I was over in the Kona area looking at RE twice in the last 12 months. It's an interesting market. We were not looking at condos but the SFR market looks pretty tough. One realtor we talked to said that most new listings are way overpriced and the sellers finally come back down to reality after a few weeks. We saw that quite often ourselves where a home would list for something like $475,000 and first price drop would be $25K then another $10K a few weeks later (and then even more price decreases depending on how far out of whack things are).
We also drove a lot of the neighborhoods in the Kona area and my first impression was that everything seemed to be divided into newer developments (0 - 20 years old) that were priced pretty tightly and older neighborhoods which were very hit and miss and valuations were all over the place. One property would be a beautiful 30 year old home and next to it would be a disaster and the prices would be within 10% of each other. Sometimes the disaster would be selling for more than the renovated house because you could see a small sliver of the ocean if you stood on the balcony and craned your neck in the right direction.
If you're looking to rent to locals, you might want to venture out from the Kona area a bit. Waikoloa Village, Waimea, etc. That said, the entire Kona side of the island just seems overly oriented towards vacation homes, retirees, etc.
Also, be cautious with any deal that sounds too good (especially any MFR and especially large SFRs that have been converted into MFR). I noted several MFR properties that seemed to be on the market for a long time (6+ months). Spoke with a realtor about one of them and it wasn't zoned correctly which means you could run into problems.
The Hilo side of the island seemed like it would have more opportunities. A lot more variance in pricing and neighborhoods. Prices are also considerably less than the Kona side.
Thanks for the great info. Kona certainly looks to be a unique challenge. I am keeping an eye on other areas, as you suggest. I did recently learn about the Lava zones and the impact they can have on financing and insuring a home.
I have been studying the condo market for vacation rentals and they are all over the place. Two weeks ago my search for 1bd condos pulled up properties averaging 100 - 135 a night. The same search now pulls up a lot of units going for 80.
More work to be done!
I'm from Hawaii and invest in rental properties, but not in Hawaii. I've run numbers in multiple locations, on a few islands and I've found that the ROI on SFH and even duplex investments is depressingly low. Rents are high but so is the cost of buying. Best bet is to look for multi family dwellings that need a little work and run rehab, down payment, and rental estimate numbers accordingly. If you're looking at condos, check out monthly maintenance fees and research what major capital expenditures the condo is planning. Look in established, more desirable neighborhoods, as many new residents have a propensity to move or leave the islands, sometimes without notice. You can find these places by talking to a local rental property manager.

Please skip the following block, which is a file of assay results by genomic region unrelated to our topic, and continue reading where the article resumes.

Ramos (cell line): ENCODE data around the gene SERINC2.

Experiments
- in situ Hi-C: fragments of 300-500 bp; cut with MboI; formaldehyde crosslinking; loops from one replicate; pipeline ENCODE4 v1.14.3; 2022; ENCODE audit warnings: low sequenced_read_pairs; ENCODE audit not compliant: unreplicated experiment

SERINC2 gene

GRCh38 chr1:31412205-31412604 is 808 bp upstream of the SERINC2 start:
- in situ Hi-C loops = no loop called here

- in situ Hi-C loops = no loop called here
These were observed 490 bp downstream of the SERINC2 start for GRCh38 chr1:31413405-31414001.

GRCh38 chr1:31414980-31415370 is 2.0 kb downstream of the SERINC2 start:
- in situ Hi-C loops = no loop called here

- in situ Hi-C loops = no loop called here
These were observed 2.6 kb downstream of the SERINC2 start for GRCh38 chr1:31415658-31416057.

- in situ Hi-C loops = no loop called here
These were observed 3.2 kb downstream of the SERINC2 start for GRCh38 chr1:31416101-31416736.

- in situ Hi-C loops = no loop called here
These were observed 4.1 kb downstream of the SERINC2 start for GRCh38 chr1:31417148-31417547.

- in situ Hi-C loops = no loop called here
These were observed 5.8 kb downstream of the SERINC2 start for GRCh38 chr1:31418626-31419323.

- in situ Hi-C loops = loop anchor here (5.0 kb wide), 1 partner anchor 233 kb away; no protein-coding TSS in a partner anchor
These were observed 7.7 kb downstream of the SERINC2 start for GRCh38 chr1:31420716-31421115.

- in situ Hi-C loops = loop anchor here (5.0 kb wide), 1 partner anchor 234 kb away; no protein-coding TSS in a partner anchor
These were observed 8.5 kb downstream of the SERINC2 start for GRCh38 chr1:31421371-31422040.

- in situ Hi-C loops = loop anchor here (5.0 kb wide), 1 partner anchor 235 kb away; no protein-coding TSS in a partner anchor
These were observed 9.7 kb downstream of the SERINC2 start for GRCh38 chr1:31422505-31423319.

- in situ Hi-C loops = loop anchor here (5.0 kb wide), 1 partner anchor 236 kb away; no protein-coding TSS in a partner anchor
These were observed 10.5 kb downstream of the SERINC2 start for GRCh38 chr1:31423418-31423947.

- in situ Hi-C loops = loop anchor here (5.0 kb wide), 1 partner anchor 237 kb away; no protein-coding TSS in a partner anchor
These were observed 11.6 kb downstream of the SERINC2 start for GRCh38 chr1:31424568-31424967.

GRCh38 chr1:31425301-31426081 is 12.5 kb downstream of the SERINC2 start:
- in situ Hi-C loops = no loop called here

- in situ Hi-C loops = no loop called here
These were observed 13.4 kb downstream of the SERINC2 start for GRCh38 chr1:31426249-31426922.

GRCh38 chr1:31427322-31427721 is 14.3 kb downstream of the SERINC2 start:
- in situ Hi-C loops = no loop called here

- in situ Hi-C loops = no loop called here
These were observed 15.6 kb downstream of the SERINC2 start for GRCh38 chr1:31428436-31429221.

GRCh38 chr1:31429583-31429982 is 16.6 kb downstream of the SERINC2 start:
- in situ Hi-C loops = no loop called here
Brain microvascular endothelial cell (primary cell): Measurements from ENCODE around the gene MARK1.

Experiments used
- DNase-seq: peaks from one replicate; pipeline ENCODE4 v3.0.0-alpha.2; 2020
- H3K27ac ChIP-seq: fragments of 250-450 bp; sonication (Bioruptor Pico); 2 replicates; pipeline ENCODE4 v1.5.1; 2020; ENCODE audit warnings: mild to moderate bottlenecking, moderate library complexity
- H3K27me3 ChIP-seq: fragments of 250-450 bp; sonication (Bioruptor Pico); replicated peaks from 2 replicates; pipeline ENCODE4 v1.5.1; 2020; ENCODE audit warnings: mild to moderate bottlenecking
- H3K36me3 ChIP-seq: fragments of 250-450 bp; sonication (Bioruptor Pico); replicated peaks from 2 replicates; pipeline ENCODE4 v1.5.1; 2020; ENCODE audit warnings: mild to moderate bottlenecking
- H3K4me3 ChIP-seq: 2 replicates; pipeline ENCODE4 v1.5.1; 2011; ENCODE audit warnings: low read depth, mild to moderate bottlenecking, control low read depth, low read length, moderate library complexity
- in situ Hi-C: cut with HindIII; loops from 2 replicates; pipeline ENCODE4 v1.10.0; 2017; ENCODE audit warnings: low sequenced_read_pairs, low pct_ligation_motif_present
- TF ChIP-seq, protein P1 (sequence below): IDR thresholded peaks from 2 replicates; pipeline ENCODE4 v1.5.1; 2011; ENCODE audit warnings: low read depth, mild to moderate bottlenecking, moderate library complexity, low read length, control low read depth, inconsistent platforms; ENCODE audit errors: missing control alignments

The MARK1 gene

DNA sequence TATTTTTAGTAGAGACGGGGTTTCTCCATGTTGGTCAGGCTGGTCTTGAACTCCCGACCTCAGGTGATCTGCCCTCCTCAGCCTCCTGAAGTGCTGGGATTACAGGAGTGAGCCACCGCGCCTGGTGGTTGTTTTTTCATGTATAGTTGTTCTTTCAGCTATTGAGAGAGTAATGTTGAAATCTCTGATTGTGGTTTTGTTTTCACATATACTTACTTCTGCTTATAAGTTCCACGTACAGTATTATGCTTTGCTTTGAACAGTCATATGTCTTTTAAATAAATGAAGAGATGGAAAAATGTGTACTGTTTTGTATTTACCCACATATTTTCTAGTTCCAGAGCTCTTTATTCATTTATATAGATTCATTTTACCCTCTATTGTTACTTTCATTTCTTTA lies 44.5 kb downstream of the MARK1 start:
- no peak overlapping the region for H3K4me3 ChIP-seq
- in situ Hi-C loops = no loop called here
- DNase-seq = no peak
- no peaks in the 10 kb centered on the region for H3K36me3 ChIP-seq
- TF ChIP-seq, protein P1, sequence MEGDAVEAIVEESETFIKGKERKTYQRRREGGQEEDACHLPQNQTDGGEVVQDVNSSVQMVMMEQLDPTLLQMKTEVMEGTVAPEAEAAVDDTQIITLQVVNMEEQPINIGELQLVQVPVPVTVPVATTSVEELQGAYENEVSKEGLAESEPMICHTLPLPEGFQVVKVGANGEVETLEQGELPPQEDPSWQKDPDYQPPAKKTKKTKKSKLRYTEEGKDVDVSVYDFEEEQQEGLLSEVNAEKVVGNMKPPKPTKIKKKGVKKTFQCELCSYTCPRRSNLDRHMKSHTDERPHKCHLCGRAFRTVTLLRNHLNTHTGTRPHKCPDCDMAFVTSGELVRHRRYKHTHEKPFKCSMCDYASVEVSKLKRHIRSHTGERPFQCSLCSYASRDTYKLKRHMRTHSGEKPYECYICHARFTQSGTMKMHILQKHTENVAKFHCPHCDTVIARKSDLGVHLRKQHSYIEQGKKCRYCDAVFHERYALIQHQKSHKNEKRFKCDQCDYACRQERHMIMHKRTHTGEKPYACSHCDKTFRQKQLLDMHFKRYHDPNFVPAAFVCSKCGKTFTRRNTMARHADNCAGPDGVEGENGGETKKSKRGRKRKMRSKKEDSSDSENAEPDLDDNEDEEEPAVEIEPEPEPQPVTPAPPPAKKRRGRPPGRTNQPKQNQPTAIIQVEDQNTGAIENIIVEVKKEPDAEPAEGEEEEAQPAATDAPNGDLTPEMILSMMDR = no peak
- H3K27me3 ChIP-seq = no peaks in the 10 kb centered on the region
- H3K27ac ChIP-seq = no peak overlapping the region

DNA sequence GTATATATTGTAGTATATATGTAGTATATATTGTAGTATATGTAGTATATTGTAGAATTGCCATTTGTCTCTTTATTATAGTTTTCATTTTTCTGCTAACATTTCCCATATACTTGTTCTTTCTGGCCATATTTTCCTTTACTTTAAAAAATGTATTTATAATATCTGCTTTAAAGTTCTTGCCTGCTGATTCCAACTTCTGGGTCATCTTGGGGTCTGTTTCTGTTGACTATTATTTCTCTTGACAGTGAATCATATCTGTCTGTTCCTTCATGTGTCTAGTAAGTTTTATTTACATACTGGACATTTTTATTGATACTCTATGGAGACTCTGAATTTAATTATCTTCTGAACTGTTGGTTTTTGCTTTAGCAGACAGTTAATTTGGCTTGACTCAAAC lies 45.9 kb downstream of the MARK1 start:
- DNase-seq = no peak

Also, you're right about vacation rentals. Many people use them to subsidize their vacation homes, and not necessarily to bring in cash every month. Vacation property managers charge 35% of rents on up and you have to have one locally if you don't live on island. Since you live in Kona, you can always rent and manage it yourself, but that's a whole 'nother line of work.
Good luck to you.
Hi Catherine, thanks for jumping in on this thread. Our move to the Island has unfortunately been delayed due to some medical and cash flow issues but I am still keeping an eye on investing there and moving in a couple years now. That 35% property management fee sounds like it could put a property in the red every month so it may not work out to invest from the mainland. I am also considering the Hilo side to get a foot on the island.
Thanks for your great information.
@Barry L Hohstadt recently spent time on Oahu and Kailua. I was looking into properties but found property management to be my issue. Especially for small owners 1-10 units. May be a good area to start your own operation, if you are serious about the move. I am sure other investors would also pay to have eyes and ears locally.
@Ibn Abney my plans were based on being there, so now that my move is delayed I am kind of in a holding pattern. We'll be visiting my in-laws in Kona later this year so I am planning to visit some property managers and realtors to get a first hand account.
I've lived in Hilo 5 years, came here from the mainland.
I've been watching for SFR properties with no luck that whole time.
I did buy one condo and have it rented short term. I have it managed, they take 25%. It's almost worth it, though I end up doing repairs, etc. It would be shoddy if not, imo.
I just bought a 2 house property in Hilo, and am renovating. Termites. Cesspool. I'll let you know more once it's rented.
Please be aware that the County has introduced a bill to disallow most new vacation rentals, don't know where that will go...
I think there is money to be made with flipping.
Arla C Meyer